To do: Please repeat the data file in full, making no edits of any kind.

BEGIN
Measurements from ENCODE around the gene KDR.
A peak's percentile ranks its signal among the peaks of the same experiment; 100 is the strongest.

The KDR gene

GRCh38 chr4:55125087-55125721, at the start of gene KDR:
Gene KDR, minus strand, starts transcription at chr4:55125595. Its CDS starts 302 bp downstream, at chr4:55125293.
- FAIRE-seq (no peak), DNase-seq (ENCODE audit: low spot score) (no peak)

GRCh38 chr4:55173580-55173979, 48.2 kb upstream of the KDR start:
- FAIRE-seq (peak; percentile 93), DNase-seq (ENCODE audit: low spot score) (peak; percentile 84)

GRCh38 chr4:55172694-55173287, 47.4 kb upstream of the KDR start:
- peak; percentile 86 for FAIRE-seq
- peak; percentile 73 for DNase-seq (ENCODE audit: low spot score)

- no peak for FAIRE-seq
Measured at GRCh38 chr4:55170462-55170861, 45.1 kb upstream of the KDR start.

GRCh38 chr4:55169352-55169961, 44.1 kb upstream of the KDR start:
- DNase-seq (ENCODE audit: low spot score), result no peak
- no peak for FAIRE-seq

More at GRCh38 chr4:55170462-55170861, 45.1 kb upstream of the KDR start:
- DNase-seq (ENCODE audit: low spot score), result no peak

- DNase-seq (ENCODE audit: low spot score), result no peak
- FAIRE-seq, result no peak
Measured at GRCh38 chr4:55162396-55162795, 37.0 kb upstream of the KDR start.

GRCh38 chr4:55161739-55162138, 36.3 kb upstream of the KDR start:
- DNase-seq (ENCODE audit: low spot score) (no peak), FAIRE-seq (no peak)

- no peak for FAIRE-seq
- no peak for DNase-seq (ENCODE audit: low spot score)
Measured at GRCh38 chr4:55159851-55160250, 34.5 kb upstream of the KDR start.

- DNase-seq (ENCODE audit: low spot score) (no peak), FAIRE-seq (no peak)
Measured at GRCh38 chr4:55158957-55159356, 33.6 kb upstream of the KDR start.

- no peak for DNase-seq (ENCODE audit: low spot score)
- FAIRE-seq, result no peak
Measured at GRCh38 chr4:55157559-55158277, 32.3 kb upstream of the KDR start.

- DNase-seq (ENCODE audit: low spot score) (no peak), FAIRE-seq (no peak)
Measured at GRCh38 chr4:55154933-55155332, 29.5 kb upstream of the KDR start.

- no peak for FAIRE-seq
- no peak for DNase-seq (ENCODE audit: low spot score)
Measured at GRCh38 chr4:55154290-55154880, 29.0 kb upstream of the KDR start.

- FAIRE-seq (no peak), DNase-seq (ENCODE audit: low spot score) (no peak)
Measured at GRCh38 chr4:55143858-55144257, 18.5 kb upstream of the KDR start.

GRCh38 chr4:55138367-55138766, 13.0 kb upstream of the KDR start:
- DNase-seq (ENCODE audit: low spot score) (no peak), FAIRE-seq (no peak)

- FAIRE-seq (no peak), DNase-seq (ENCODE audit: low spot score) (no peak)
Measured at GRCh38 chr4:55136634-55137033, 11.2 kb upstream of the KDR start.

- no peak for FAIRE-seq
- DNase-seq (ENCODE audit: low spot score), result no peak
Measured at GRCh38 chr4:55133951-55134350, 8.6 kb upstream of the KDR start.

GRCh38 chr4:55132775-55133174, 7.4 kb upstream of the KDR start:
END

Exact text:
Measurements from ENCODE around the gene KDR.
A peak's percentile ranks its signal among the peaks of the same experiment; 100 is the strongest.

The KDR gene

GRCh38 chr4:55125087-55125721, at the start of gene KDR:
Gene KDR, minus strand, starts transcription at chr4:55125595. Its CDS starts 302 bp downstream, at chr4:55125293.
- FAIRE-seq (no peak), DNase-seq (ENCODE audit: low spot score) (no peak)

GRCh38 chr4:55173580-55173979, 48.2 kb upstream of the KDR start:
- FAIRE-seq (peak; percentile 93), DNase-seq (ENCODE audit: low spot score) (peak; percentile 84)

GRCh38 chr4:55172694-55173287, 47.4 kb upstream of the KDR start:
- peak; percentile 86 for FAIRE-seq
- peak; percentile 73 for DNase-seq (ENCODE audit: low spot score)

- no peak for FAIRE-seq
Measured at GRCh38 chr4:55170462-55170861, 45.1 kb upstream of the KDR start.

GRCh38 chr4:55169352-55169961, 44.1 kb upstream of the KDR start:
- DNase-seq (ENCODE audit: low spot score), result no peak
- no peak for FAIRE-seq

More at GRCh38 chr4:55170462-55170861, 45.1 kb upstream of the KDR start:
- DNase-seq (ENCODE audit: low spot score), result no peak

- DNase-seq (ENCODE audit: low spot score), result no peak
- FAIRE-seq, result no peak
Measured at GRCh38 chr4:55162396-55162795, 37.0 kb upstream of the KDR start.

GRCh38 chr4:55161739-55162138, 36.3 kb upstream of the KDR start:
- DNase-seq (ENCODE audit: low spot score) (no peak), FAIRE-seq (no peak)

- no peak for FAIRE-seq
- no peak for DNase-seq (ENCODE audit: low spot score)
Measured at GRCh38 chr4:55159851-55160250, 34.5 kb upstream of the KDR start.

- DNase-seq (ENCODE audit: low spot score) (no peak), FAIRE-seq (no peak)
Measured at GRCh38 chr4:55158957-55159356, 33.6 kb upstream of the KDR start.

- no peak for DNase-seq (ENCODE audit: low spot score)
- FAIRE-seq, result no peak
Measured at GRCh38 chr4:55157559-55158277, 32.3 kb upstream of the KDR start.

- DNase-seq (ENCODE audit: low spot score) (no peak), FAIRE-seq (no peak)
Measured at GRCh38 chr4:55154933-55155332, 29.5 kb upstream of the KDR start.

- no peak for FAIRE-seq
- no peak for DNase-seq (ENCODE audit: low spot score)
Measured at GRCh38 chr4:55154290-55154880, 29.0 kb upstream of the KDR start.

- FAIRE-seq (no peak), DNase-seq (ENCODE audit: low spot score) (no peak)
Measured at GRCh38 chr4:55143858-55144257, 18.5 kb upstream of the KDR start.

GRCh38 chr4:55138367-55138766, 13.0 kb upstream of the KDR start:
- DNase-seq (ENCODE audit: low spot score) (no peak), FAIRE-seq (no peak)

- FAIRE-seq (no peak), DNase-seq (ENCODE audit: low spot score) (no peak)
Measured at GRCh38 chr4:55136634-55137033, 11.2 kb upstream of the KDR start.

- no peak for FAIRE-seq
- DNase-seq (ENCODE audit: low spot score), result no peak
Measured at GRCh38 chr4:55133951-55134350, 8.6 kb upstream of the KDR start.

GRCh38 chr4:55132775-55133174, 7.4 kb upstream of the KDR start: